From the first day I was appointed to be Chief Executive of the RSA my over riding ambition for the Society has been to enable and support our amazing Fellowship to be a powerful force for good. Yesterday was an interesting day on that journey.
In the afternoon came the news that the Evening Standard had printed a diary piece, obviously briefed by a disgruntled Fellow, making a whole series of untrue allegations about me and about my relationship with RSA Chairman Luke Johnson. I had heard most of these allegations before as a different newspaper had approached me a few weeks earlier and I had been able to head them off. Unfortunately, the Standard didn’t check the facts. However, the paper has now agreed to remove the article from their web site and archive and we are discussing the best way to publicly recognise that almost all the content in the piece was inaccurate.
I can’t pretend it isn’t unsettling that many people now think I am paying myself a £160k salary or that Luke Johnson uses his excellent FT column to send me coded messages of disapproval, but fortunately there is more than enough good news to drown out the bad.
For example, I heard on Monday that a town centre initiative taken by a small group of Fellows in Chelmsford, and then backed up by the efforts of the Fellowship team in John Adam Street, has been so successful that it has just attracted funding from the district and county councils. This model of HQ backing Fellows’ projects so they can gain scale and momentum is exactly what we hope to see across the country, especially after we launch the Fellows’ Initiative Fund in a few weeks time.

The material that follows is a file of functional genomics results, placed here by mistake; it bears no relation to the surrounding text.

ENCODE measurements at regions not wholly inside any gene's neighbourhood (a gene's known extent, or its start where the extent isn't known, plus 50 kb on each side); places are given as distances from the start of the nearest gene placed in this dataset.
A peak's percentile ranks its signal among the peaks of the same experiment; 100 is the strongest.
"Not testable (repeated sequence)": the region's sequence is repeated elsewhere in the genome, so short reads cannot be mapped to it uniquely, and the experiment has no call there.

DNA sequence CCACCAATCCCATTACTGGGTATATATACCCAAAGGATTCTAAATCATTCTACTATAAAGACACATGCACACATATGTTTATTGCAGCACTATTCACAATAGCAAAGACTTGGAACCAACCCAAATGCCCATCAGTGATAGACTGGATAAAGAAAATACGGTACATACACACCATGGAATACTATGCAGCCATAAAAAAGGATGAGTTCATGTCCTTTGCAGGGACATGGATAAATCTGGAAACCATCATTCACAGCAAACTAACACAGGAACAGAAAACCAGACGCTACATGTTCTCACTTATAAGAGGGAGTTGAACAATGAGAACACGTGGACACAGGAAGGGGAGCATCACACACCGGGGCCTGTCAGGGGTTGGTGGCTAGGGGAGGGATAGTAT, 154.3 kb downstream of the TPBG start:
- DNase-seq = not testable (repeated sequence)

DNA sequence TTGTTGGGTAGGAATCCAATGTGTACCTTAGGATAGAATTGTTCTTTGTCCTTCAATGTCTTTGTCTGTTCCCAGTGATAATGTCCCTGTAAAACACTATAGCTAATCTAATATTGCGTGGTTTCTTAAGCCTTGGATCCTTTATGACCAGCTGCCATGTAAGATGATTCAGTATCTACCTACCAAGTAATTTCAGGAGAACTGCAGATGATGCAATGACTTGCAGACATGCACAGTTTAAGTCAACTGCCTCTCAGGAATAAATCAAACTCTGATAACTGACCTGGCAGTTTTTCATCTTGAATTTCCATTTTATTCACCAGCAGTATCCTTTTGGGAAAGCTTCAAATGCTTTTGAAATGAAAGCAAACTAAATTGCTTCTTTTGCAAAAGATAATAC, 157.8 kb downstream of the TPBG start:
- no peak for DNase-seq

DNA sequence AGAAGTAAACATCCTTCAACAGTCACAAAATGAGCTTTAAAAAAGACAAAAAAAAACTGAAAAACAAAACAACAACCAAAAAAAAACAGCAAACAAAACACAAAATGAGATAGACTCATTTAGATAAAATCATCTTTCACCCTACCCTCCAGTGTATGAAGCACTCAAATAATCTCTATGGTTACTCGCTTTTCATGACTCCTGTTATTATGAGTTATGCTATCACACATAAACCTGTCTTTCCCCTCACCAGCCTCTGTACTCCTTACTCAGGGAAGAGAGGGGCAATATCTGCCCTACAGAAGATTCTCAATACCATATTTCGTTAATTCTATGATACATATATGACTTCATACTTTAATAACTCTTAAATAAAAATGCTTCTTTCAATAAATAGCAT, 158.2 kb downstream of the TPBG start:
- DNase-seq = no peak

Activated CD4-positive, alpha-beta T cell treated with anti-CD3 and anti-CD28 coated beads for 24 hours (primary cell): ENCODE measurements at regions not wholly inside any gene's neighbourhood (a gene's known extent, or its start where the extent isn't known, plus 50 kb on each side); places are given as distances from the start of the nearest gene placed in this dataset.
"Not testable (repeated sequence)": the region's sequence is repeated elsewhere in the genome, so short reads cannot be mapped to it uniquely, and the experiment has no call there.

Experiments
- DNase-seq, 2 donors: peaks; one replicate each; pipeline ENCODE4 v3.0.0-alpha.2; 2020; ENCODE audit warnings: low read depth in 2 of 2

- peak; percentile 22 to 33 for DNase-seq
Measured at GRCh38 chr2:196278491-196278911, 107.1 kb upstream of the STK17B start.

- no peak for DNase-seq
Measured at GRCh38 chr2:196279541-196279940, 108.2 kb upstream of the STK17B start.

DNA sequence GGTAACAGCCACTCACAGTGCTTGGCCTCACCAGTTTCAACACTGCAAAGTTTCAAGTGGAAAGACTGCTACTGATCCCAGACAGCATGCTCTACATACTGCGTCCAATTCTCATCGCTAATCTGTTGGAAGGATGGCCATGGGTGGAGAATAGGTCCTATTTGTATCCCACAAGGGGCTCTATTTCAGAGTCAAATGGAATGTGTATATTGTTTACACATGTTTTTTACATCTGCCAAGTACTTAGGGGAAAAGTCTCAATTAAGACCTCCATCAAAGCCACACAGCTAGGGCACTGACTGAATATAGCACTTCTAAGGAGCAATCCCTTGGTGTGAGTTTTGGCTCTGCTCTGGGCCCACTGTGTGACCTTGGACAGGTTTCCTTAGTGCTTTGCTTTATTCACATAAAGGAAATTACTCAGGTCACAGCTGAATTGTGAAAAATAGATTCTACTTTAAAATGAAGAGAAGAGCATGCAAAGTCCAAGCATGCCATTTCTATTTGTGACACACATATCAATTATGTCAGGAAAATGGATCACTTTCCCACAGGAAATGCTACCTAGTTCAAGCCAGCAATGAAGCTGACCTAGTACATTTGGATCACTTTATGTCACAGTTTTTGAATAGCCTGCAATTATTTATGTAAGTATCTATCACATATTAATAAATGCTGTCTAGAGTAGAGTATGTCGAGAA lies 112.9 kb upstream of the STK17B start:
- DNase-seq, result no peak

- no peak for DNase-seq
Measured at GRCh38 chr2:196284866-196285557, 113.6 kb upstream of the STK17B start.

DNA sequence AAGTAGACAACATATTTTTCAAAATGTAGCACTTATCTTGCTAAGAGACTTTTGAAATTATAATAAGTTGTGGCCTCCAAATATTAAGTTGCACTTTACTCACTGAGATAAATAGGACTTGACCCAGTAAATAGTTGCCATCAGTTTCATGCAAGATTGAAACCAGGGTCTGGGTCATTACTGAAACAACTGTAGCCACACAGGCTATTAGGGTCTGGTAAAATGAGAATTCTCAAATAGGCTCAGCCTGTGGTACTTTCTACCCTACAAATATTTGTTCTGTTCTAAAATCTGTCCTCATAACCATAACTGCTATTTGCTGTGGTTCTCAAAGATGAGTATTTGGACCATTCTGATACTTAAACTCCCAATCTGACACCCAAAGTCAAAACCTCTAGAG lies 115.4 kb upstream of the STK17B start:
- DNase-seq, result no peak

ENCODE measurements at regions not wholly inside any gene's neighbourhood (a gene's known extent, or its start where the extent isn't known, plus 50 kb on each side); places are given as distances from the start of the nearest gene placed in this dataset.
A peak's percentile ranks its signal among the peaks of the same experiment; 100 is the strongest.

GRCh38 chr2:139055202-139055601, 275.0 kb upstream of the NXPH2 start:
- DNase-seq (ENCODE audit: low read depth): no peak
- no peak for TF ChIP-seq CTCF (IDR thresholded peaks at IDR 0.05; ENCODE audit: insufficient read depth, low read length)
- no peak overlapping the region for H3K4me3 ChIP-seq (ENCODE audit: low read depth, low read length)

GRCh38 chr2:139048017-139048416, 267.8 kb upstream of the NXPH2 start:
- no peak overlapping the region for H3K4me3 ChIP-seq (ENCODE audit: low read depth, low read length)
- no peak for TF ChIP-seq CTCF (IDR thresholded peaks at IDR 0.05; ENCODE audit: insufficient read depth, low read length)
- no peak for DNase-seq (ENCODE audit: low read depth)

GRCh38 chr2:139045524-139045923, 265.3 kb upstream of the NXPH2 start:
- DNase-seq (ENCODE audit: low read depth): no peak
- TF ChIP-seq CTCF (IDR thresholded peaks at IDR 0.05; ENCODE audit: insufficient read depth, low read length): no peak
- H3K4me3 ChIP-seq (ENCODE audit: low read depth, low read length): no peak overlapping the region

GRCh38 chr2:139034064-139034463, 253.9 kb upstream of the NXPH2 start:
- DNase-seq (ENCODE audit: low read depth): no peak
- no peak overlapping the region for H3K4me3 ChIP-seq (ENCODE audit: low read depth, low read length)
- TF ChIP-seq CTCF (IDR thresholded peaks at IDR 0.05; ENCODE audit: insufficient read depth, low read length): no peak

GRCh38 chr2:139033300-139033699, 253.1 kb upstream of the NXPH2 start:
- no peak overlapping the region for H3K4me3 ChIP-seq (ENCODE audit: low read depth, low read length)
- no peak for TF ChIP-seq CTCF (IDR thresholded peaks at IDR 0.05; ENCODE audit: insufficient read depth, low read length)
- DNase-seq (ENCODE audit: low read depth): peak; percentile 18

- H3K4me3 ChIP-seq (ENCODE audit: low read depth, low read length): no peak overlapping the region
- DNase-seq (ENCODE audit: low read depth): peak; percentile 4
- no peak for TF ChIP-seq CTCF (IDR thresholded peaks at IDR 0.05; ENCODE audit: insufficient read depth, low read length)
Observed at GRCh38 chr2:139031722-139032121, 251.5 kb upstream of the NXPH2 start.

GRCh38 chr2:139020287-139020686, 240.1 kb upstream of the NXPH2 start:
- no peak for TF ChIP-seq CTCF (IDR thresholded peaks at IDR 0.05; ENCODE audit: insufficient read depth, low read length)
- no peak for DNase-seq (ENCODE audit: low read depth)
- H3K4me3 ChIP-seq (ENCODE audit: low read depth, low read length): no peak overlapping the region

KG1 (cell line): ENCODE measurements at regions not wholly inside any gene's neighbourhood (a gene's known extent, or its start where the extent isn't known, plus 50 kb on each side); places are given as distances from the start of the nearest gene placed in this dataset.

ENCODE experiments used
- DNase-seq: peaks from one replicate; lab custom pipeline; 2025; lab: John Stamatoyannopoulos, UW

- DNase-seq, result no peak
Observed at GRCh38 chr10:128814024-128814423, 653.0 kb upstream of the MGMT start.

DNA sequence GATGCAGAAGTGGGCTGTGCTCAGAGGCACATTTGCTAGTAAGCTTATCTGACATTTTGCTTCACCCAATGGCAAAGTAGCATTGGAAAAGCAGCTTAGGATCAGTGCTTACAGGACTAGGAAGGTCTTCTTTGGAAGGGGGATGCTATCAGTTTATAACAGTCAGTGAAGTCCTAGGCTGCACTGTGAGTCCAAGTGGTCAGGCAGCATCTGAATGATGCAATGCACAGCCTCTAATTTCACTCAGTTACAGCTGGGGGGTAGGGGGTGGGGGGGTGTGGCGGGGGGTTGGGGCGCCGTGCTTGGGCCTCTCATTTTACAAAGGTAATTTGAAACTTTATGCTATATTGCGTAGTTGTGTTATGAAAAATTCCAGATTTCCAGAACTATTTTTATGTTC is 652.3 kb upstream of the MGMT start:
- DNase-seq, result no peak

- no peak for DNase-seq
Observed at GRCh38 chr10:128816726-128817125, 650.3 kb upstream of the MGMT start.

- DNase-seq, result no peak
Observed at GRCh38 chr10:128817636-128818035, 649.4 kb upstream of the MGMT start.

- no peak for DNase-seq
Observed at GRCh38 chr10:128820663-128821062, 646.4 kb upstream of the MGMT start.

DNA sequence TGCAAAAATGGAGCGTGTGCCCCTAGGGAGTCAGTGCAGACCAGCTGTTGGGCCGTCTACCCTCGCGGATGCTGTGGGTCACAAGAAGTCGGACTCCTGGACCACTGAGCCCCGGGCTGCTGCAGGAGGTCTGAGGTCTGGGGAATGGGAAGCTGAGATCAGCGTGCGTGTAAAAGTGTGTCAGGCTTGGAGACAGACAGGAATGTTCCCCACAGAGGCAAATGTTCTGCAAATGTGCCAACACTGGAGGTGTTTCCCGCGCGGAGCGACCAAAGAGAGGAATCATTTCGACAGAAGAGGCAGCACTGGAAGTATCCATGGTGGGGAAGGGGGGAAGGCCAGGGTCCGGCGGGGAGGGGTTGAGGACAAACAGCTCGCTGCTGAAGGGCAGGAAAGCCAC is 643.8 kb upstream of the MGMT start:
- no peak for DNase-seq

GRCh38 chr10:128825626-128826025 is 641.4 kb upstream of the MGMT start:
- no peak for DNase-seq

I also heard yesterday that the latest in our Fellows’ social media workshops – in Sheffield – had been a great success. The always enthusiastic Vivs Long-Ferguson e-mailed the team to say
‘…the best yet….A full house from Yorkshire and East Mids, the Yorkshire committee enthused, recruited one new Fellow, a network forming in Sheffield and three possible community ideas that could benefit from an online presence’
Dating well back before my time, relations between London and Yorkshire have not always been as warm as they could have been (I’m sure lots of the blame lay with us), so it is great to hear this went so well
Talking to former Trustees and senior staff from the RSA I have heard that there have been attempts in the past to develop a more outward looking, collaborative, model of Fellowship. These have foundered not because most Fellows didn’t support this model – they did – but because a much, much smaller group of determined people were willing to go to great lengths to maintain the status quo.
It's not been easy, and we have had at times to learn from our mistakes, but I believe we are making great progress in backing the ideas and ambitions of our Fellows, and that we can achieve much more in the years ahead. Of course, I’d rather we could pursue this ambition together without the RSA, and me personally, being publicly vilified, but ultimately it has to be a price worth paying.
In his fifth post for the RSA Living Change Campaign, Matthew Taylor explores some of the implications of the framework he has outlined over the last month and asks why ideas like these aren’t more widely known and used.
As we emerge from Covid-19, Ruth Hannan argues there is an opportunity to shift from short-term solutions to approaches based on deeper understanding of citizens’ needs and which focus on systemic change.
If young people are to flourish in this new world of rapid change and insecurity, we need policies that support young people in the here and now, whilst also protecting their futures. Thinking about economic security is one way to do this.